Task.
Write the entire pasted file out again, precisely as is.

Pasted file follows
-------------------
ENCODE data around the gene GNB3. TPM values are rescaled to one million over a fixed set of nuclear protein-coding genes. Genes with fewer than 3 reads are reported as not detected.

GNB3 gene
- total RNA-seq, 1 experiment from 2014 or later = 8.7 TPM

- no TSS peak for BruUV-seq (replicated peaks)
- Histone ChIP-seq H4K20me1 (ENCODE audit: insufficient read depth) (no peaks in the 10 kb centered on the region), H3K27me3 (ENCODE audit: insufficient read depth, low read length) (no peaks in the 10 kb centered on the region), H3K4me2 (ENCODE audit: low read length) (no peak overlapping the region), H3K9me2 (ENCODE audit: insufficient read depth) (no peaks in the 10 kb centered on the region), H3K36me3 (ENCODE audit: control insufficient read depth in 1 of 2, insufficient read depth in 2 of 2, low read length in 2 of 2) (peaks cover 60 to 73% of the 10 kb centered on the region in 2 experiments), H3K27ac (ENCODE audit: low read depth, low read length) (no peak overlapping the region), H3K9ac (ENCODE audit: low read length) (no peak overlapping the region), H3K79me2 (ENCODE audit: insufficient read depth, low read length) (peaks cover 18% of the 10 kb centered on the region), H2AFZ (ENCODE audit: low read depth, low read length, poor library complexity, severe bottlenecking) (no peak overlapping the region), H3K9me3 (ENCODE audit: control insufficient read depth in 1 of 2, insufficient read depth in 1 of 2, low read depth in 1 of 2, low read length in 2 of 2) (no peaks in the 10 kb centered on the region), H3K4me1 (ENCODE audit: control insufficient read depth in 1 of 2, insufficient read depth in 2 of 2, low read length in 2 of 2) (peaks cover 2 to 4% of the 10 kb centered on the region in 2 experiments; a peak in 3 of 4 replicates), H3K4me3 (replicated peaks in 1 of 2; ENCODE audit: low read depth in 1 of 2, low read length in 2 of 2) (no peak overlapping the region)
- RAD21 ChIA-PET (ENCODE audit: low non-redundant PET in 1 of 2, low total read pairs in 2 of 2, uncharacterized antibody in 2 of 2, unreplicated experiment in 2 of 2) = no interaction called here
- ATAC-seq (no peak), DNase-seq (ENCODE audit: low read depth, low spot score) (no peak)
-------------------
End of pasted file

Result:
ENCODE data around the gene GNB3. TPM values are rescaled to one million over a fixed set of nuclear protein-coding genes. Genes with fewer than 3 reads are reported as not detected.

GNB3 gene
- total RNA-seq, 1 experiment from 2014 or later = 8.7 TPM

- no TSS peak for BruUV-seq (replicated peaks)
- Histone ChIP-seq H4K20me1 (ENCODE audit: insufficient read depth) (no peaks in the 10 kb centered on the region), H3K27me3 (ENCODE audit: insufficient read depth, low read length) (no peaks in the 10 kb centered on the region), H3K4me2 (ENCODE audit: low read length) (no peak overlapping the region), H3K9me2 (ENCODE audit: insufficient read depth) (no peaks in the 10 kb centered on the region), H3K36me3 (ENCODE audit: control insufficient read depth in 1 of 2, insufficient read depth in 2 of 2, low read length in 2 of 2) (peaks cover 60 to 73% of the 10 kb centered on the region in 2 experiments), H3K27ac (ENCODE audit: low read depth, low read length) (no peak overlapping the region), H3K9ac (ENCODE audit: low read length) (no peak overlapping the region), H3K79me2 (ENCODE audit: insufficient read depth, low read length) (peaks cover 18% of the 10 kb centered on the region), H2AFZ (ENCODE audit: low read depth, low read length, poor library complexity, severe bottlenecking) (no peak overlapping the region), H3K9me3 (ENCODE audit: control insufficient read depth in 1 of 2, insufficient read depth in 1 of 2, low read depth in 1 of 2, low read length in 2 of 2) (no peaks in the 10 kb centered on the region), H3K4me1 (ENCODE audit: control insufficient read depth in 1 of 2, insufficient read depth in 2 of 2, low read length in 2 of 2) (peaks cover 2 to 4% of the 10 kb centered on the region in 2 experiments; a peak in 3 of 4 replicates), H3K4me3 (replicated peaks in 1 of 2; ENCODE audit: low read depth in 1 of 2, low read length in 2 of 2) (no peak overlapping the region)
- RAD21 ChIA-PET (ENCODE audit: low non-redundant PET in 1 of 2, low total read pairs in 2 of 2, uncharacterized antibody in 2 of 2, unreplicated experiment in 2 of 2) = no interaction called here
- ATAC-seq (no peak), DNase-seq (ENCODE audit: low read depth, low spot score) (no peak)